Supreme Court clarifies rules for race to the courthouse

Judges call on lawmakers to resolve issue, including nonsynchronous clocks, in workers' comp cases

The Tennessee Supreme Court has reiterated that workers' compensation lawsuits can be filed only after the state has officially declared that a formal review could not resolve the differences between employer and worker.

The dispute in Walter Word v. Metro Air Services stems from the 10:22 a.m. time stamp on the lawsuit filed by Word's attorneys in Wilson County Chancery Court on Oct. 20 of last year. That was two minutes before the time that a Tennessee Department of Labor workers' comp specialist stamped on her report noting the impasse between the two parties. Metro Air called on Wilson Chancery to dismiss Word's case because of that, but the court — taking into account affidavits that Word's case had been filed after his attorneys had received their copy of the state's report — denied that motion.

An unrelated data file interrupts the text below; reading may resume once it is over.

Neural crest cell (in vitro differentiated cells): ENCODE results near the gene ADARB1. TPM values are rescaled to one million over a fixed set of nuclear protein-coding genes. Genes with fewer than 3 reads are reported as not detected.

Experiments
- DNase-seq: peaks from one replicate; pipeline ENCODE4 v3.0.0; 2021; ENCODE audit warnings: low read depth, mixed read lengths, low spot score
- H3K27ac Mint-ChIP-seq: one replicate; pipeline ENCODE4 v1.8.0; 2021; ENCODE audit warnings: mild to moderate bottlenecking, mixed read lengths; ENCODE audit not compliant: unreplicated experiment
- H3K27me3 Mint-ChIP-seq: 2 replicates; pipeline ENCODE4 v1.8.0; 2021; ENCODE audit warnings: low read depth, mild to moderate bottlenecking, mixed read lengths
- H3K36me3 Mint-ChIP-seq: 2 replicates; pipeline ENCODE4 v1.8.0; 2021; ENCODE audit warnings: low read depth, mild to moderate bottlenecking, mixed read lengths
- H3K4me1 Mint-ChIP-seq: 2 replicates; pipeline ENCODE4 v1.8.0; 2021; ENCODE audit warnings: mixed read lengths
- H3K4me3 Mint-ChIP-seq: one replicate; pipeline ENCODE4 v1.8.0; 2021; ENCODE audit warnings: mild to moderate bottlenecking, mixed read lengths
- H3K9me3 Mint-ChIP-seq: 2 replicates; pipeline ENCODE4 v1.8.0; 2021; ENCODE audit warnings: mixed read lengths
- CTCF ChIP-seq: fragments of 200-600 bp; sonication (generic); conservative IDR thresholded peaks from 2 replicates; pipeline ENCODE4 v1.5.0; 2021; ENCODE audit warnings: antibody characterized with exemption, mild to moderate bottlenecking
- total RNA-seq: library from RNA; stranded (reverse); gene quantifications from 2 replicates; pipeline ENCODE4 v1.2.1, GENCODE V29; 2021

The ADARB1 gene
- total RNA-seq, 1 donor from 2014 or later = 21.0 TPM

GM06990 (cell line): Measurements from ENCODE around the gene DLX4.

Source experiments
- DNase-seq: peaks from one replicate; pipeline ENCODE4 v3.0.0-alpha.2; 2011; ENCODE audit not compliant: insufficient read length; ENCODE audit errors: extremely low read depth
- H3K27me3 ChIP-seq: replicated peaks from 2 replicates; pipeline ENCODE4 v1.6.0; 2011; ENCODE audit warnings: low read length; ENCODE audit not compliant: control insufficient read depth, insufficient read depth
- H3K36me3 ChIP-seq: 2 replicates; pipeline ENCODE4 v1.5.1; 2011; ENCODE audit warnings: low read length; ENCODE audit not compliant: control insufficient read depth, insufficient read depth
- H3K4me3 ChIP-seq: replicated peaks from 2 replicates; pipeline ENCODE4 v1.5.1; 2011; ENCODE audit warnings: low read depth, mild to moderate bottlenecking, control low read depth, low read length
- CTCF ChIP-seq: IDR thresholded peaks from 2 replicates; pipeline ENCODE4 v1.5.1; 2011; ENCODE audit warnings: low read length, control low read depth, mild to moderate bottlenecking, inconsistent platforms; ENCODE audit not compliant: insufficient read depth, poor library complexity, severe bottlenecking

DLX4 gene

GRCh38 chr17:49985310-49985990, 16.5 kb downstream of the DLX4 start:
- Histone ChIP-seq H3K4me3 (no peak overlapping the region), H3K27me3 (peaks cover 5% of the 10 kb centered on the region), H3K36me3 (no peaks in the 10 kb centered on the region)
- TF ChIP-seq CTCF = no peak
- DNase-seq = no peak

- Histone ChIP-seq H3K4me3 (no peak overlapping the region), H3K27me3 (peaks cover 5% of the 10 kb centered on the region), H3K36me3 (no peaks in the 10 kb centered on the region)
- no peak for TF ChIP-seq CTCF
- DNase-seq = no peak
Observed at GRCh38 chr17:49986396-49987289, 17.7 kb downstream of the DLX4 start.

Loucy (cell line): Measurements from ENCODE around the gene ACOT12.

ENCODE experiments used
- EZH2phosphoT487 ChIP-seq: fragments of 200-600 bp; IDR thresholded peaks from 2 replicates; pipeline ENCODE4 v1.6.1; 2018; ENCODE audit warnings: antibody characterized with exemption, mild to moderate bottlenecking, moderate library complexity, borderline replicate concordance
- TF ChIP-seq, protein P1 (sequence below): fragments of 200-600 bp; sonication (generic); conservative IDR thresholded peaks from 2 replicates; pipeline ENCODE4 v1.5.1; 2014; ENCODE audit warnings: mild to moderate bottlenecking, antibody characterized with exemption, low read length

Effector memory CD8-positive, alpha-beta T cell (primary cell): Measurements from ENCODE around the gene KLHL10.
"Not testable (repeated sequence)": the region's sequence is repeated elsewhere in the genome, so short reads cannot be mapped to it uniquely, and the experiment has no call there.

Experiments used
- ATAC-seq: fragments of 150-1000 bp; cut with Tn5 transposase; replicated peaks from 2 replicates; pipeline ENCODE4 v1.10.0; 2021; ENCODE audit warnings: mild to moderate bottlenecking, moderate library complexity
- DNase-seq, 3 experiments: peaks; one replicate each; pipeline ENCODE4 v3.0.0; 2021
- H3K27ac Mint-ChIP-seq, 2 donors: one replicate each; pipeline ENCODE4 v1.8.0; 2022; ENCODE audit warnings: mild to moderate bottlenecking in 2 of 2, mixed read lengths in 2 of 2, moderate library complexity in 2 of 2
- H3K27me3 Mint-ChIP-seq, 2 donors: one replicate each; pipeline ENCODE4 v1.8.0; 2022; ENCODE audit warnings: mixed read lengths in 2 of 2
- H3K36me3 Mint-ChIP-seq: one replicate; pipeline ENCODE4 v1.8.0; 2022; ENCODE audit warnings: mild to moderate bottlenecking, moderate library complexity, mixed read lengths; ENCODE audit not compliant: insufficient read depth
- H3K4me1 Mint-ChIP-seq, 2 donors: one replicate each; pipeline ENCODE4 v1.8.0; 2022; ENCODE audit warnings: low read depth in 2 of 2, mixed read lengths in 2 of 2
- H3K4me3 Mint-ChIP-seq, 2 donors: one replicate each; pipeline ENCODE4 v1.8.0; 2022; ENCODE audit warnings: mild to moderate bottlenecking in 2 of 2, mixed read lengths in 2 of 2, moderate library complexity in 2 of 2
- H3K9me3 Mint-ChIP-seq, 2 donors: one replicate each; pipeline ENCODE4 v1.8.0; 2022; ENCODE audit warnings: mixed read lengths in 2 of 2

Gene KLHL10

That shouldn't have happened, said the Supreme Court judges, led by Chief Justice Cornelia Clark.

"The issue is not whether the complaint was filed before Mr. Williams had been physically handed the Report," the justices wrote in their opinion. "The issue is whether the complaint was filed before the 'time noted on the Report issued by the Workers’ Compensation Specialist.'"

The reiteration settles things for now, but the judges noted that "the undignified spectacle of literally racing to secure perceived procedural advantages" in workers' comp cases should be addressed by lawmakers. When (or if) the legislature takes up the topic, they added, it should also "resolve the issue of nonsynchronous clocks."

But until then, the time stamp on the benefit review report will continue to be the benchmark.